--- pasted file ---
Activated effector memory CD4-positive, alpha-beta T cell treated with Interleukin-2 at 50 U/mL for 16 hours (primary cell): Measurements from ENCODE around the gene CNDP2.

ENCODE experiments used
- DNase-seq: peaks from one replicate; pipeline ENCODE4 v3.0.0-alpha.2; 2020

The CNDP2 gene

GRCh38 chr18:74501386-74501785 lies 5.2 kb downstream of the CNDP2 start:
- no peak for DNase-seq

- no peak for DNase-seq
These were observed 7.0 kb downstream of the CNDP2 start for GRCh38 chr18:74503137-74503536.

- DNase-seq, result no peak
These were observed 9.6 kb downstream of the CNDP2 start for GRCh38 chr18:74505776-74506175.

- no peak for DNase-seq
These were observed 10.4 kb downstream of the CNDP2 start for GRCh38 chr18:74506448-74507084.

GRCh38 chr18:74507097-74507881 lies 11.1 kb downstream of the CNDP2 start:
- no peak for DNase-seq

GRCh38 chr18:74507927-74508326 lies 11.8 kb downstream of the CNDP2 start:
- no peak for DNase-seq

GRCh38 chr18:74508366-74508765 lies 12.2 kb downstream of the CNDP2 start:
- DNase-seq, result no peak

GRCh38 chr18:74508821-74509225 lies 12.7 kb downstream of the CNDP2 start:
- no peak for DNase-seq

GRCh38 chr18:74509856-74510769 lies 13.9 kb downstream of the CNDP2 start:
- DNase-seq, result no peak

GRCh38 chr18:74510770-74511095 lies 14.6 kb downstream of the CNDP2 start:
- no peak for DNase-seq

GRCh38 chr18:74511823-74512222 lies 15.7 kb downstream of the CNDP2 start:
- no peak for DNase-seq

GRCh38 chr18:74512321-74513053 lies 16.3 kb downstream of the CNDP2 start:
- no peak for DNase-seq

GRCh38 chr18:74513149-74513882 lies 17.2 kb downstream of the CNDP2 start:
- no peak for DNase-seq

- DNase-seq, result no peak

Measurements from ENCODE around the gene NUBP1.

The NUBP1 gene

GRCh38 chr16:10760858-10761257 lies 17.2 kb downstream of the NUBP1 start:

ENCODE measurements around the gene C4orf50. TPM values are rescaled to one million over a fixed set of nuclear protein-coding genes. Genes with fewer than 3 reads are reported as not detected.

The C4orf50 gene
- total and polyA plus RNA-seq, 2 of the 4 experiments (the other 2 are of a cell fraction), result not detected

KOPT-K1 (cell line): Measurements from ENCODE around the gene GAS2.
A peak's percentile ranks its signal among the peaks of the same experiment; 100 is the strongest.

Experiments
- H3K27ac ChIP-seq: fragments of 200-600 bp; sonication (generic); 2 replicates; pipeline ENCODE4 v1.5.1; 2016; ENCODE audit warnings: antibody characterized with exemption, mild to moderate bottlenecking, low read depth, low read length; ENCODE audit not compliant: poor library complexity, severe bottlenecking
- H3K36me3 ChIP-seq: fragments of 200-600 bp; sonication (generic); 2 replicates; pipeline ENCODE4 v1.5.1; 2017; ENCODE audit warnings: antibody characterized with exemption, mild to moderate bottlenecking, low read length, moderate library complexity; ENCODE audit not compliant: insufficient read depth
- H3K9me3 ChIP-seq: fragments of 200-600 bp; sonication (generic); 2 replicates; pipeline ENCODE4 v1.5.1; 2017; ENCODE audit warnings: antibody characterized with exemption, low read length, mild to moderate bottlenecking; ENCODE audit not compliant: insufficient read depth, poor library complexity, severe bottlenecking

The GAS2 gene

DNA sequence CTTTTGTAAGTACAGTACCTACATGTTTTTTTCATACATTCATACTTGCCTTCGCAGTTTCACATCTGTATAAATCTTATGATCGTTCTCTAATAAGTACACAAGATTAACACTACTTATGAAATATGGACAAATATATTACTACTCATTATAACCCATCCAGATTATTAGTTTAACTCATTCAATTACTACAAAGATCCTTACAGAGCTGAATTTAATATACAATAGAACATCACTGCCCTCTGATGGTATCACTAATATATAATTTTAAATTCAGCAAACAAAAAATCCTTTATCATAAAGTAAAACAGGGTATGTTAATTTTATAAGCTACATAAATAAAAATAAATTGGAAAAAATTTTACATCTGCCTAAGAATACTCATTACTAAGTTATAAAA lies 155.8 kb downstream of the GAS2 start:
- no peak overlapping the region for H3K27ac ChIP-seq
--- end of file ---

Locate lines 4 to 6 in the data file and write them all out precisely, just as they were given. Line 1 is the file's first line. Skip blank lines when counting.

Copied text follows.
The CNDP2 gene

GRCh38 chr18:74501386-74501785 lies 5.2 kb downstream of the CNDP2 start:
- no peak for DNase-seq